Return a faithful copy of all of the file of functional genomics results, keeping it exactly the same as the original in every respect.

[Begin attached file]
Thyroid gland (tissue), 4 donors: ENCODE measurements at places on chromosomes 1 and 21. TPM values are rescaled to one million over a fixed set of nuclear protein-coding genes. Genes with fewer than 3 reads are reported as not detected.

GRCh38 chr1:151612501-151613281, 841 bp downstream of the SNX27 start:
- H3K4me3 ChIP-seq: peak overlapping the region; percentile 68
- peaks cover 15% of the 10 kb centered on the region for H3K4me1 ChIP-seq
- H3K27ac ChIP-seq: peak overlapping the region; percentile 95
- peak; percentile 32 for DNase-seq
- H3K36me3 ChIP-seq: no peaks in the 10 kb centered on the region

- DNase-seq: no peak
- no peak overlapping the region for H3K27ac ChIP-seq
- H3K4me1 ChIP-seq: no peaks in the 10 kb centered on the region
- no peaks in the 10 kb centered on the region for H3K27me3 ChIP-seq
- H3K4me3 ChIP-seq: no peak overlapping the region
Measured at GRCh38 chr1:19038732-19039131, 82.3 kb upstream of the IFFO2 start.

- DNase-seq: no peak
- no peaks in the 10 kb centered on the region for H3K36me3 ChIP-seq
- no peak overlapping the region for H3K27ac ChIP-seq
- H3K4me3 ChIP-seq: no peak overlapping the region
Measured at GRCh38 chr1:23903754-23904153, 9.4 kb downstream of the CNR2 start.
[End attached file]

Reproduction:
Thyroid gland (tissue), 4 donors: ENCODE measurements at places on chromosomes 1 and 21. TPM values are rescaled to one million over a fixed set of nuclear protein-coding genes. Genes with fewer than 3 reads are reported as not detected.

GRCh38 chr1:151612501-151613281, 841 bp downstream of the SNX27 start:
- H3K4me3 ChIP-seq: peak overlapping the region; percentile 68
- peaks cover 15% of the 10 kb centered on the region for H3K4me1 ChIP-seq
- H3K27ac ChIP-seq: peak overlapping the region; percentile 95
- peak; percentile 32 for DNase-seq
- H3K36me3 ChIP-seq: no peaks in the 10 kb centered on the region

- DNase-seq: no peak
- no peak overlapping the region for H3K27ac ChIP-seq
- H3K4me1 ChIP-seq: no peaks in the 10 kb centered on the region
- no peaks in the 10 kb centered on the region for H3K27me3 ChIP-seq
- H3K4me3 ChIP-seq: no peak overlapping the region
Measured at GRCh38 chr1:19038732-19039131, 82.3 kb upstream of the IFFO2 start.

- DNase-seq: no peak
- no peaks in the 10 kb centered on the region for H3K36me3 ChIP-seq
- no peak overlapping the region for H3K27ac ChIP-seq
- H3K4me3 ChIP-seq: no peak overlapping the region
Measured at GRCh38 chr1:23903754-23904153, 9.4 kb downstream of the CNR2 start.